Horst Fascher (born 1936, Hamburg) was a German nightclub bouncer, and a friend of The Beatles during their days playing in Hamburg, Germany.
A onetime professional boxer whose career was cut short (he had unintentionally killed a sailor in a street fight), Fascher found work in clubs along the Reeperbahn in Hamburg. When the Beatles (including original drummer Pete Best and bassist Stuart Sutcliffe) made their first trip to Germany in August 1960, Fascher befriended the young group, who played at the Indra Club and the Kaiserkeller.
As they rose through the ranks of bands playing the Reeperbahn (making five trips in all over the next two-and-a-half years), Fascher usually managed to be working at the same clubs, and for the same boss, as the Beatles. They visited him at home, and he in turn kept troublemakers away from the band. The only favor Fascher asked was to be able to sing with them occasionally onstage, which was granted; Eddie Cochran's music was a common choice.
The Beatles (with Best now replaced by Ringo Starr, and Paul McCartney changing to bass when Sutcliffe departed) didn't want to make their last Hamburg visit, at the end of 1962, preferring to stay in England to promote their new single, "Love Me Do", but were persuaded by manager Brian Epstein, via Horst Fascher, who recalled later "I had to give him thirty marks under the table to make him do it." Nonetheless, the band had a holiday residency at the Star-Club (which Fascher co-ran), through the New Year.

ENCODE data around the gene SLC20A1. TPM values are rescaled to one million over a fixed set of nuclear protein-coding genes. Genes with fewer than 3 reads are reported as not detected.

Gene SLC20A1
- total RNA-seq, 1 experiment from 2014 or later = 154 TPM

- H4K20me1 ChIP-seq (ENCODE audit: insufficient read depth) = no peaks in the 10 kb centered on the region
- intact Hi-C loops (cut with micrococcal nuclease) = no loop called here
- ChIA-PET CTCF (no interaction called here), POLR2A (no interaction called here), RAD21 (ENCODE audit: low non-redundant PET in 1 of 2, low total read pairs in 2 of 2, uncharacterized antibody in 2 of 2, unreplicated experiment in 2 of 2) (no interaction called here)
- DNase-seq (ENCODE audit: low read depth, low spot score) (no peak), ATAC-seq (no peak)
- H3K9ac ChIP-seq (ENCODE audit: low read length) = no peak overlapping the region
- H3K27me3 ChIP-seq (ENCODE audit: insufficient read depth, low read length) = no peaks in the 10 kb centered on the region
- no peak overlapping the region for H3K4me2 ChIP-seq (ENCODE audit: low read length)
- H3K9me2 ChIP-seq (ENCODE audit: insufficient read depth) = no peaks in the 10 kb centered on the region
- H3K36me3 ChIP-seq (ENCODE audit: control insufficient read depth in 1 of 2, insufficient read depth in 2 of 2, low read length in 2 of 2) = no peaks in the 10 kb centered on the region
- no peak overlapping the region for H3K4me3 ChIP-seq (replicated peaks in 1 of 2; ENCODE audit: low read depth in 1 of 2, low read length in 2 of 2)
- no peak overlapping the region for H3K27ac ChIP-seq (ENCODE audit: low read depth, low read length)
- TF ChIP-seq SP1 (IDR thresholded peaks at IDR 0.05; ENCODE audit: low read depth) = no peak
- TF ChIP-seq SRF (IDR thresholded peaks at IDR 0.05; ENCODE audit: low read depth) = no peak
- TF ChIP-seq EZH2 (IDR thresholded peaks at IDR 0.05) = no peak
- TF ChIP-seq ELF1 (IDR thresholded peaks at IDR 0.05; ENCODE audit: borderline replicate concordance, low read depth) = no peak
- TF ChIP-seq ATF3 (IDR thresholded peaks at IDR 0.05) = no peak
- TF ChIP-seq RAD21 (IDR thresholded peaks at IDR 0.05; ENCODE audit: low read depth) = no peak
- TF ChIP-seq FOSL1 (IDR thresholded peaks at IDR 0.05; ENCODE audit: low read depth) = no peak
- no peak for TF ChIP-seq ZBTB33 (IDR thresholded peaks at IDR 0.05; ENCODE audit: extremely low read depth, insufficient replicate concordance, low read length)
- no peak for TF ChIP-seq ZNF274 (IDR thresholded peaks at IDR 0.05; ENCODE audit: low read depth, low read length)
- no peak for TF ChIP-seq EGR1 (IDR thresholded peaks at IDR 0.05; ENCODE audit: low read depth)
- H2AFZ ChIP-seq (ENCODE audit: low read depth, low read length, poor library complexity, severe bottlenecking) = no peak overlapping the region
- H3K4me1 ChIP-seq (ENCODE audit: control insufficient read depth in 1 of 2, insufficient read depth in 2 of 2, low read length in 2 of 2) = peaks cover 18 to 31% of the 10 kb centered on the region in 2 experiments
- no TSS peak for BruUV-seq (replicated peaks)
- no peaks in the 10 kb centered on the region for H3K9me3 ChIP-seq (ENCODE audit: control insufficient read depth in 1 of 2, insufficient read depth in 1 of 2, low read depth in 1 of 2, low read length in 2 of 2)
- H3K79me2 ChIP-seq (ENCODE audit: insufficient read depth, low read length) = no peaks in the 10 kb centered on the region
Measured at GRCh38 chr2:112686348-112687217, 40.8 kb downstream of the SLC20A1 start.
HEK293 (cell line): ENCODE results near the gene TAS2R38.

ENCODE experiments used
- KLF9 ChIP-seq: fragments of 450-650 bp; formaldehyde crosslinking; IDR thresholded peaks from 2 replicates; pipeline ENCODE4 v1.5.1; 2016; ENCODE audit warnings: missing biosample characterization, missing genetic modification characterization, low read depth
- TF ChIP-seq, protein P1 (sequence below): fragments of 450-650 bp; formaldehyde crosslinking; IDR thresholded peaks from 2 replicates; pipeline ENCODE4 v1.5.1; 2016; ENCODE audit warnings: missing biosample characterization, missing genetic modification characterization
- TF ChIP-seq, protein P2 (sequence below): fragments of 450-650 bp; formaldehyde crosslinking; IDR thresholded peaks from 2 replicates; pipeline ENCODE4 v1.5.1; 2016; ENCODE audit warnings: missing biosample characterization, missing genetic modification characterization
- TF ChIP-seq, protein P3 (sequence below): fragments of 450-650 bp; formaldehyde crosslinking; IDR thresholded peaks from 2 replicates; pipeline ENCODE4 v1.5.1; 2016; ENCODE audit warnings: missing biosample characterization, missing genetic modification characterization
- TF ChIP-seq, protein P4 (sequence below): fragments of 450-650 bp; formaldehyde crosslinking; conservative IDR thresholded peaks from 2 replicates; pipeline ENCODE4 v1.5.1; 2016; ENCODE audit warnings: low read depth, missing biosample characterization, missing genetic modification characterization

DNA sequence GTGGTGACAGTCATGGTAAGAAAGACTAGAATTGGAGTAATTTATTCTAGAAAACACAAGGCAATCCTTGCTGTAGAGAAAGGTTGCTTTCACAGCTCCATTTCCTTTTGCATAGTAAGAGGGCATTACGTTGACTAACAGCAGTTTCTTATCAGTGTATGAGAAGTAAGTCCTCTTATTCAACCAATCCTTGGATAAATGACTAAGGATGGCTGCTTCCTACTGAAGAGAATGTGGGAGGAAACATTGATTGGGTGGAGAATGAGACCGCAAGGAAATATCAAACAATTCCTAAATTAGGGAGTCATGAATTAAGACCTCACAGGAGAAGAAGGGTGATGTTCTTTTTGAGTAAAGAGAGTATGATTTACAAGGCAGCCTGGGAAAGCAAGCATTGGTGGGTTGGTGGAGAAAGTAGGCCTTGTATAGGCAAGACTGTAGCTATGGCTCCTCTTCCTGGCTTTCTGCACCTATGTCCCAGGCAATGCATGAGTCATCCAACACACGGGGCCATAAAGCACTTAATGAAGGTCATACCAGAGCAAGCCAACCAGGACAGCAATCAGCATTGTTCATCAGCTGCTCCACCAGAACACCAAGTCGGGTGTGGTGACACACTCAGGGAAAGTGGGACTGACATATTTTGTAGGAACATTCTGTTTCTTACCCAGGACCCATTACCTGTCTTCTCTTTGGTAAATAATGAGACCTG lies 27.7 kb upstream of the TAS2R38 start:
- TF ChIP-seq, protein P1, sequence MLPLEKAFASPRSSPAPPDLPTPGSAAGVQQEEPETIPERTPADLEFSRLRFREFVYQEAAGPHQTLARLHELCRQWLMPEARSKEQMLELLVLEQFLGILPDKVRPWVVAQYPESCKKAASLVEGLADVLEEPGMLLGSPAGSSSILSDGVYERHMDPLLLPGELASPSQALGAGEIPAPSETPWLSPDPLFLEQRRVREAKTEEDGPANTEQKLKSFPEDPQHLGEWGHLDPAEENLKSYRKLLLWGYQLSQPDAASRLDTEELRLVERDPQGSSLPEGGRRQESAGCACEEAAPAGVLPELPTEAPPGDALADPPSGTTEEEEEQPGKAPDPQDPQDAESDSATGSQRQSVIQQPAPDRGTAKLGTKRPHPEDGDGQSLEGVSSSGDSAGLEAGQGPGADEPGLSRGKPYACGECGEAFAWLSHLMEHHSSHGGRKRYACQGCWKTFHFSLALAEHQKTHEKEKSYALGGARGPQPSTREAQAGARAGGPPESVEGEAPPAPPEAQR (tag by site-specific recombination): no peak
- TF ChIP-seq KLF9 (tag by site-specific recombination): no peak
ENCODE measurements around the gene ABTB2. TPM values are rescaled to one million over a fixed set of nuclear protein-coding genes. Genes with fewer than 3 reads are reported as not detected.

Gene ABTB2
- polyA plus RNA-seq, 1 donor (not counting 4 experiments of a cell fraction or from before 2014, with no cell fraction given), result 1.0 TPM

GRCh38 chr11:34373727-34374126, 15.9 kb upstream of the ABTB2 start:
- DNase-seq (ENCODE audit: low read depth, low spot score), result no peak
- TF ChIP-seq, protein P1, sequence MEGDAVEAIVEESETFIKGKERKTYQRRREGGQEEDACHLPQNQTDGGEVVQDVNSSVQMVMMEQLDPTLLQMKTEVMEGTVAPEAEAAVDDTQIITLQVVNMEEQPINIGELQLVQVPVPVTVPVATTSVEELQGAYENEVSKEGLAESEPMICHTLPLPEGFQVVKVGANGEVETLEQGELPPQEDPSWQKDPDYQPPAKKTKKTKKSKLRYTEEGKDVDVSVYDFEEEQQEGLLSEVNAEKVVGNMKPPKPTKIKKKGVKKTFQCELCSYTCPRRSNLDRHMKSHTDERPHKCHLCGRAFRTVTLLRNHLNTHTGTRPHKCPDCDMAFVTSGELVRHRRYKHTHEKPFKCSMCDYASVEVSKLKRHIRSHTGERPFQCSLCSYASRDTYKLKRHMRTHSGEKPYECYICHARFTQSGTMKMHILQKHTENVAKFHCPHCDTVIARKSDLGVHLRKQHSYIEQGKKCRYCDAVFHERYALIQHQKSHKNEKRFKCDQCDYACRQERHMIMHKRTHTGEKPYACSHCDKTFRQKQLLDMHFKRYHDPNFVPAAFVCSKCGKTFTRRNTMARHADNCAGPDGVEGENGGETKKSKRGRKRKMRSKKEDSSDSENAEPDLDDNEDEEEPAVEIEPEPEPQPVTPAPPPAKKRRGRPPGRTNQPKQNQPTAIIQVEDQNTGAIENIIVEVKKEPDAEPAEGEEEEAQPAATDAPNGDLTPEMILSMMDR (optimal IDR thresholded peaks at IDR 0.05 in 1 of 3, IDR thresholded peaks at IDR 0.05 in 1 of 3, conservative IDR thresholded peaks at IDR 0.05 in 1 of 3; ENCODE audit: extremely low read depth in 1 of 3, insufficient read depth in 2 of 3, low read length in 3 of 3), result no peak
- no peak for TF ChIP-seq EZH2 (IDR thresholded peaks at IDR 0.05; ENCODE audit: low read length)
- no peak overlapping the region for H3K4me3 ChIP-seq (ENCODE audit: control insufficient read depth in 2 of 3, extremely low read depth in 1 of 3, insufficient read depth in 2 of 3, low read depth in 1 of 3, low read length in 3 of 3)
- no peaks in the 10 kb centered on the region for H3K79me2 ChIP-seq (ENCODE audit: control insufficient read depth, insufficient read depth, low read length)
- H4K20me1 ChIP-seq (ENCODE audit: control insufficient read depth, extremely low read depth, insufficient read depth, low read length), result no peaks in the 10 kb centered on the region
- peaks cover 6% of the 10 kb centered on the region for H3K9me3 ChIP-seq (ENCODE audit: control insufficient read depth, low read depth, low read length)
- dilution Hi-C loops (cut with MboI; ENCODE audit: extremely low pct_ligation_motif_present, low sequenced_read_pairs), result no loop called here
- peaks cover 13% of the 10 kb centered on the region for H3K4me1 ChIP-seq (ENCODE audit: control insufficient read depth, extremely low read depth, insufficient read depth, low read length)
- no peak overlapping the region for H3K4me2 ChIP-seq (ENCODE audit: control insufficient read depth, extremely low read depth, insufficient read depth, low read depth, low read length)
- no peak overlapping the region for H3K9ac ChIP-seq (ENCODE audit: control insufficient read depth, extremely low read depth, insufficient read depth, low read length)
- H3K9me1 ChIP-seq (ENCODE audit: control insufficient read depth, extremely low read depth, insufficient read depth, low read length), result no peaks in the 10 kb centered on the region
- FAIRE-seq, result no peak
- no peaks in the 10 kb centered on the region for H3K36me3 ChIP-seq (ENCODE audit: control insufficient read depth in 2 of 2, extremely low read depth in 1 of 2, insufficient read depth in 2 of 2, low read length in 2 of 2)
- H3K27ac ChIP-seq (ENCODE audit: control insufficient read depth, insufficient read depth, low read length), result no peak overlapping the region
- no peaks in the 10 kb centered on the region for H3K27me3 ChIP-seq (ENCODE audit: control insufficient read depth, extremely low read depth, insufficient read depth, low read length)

Fascher guested with the Beatles during their New Year's Eve show, which was recorded by another Liverpool musician, Ted "Kingsize" Taylor. Years later (in 1977), the tape was released commercially as Live! at the Star-Club in Hamburg, Germany; 1962. A song from the album, "Hallelujah, I Love Her So," features Horst Fascher's vocals. Another song, "Be-Bop-A-Lula," features his brother Fred's vocals.
Fascher remained a friend and admirer of the band years after they became famous. Some of his stories about the band's Hamburg days (and his impressions of the young Beatles) have found their way into music biographies, including Philip Norman's Shout!. His own memoir was published in 2006.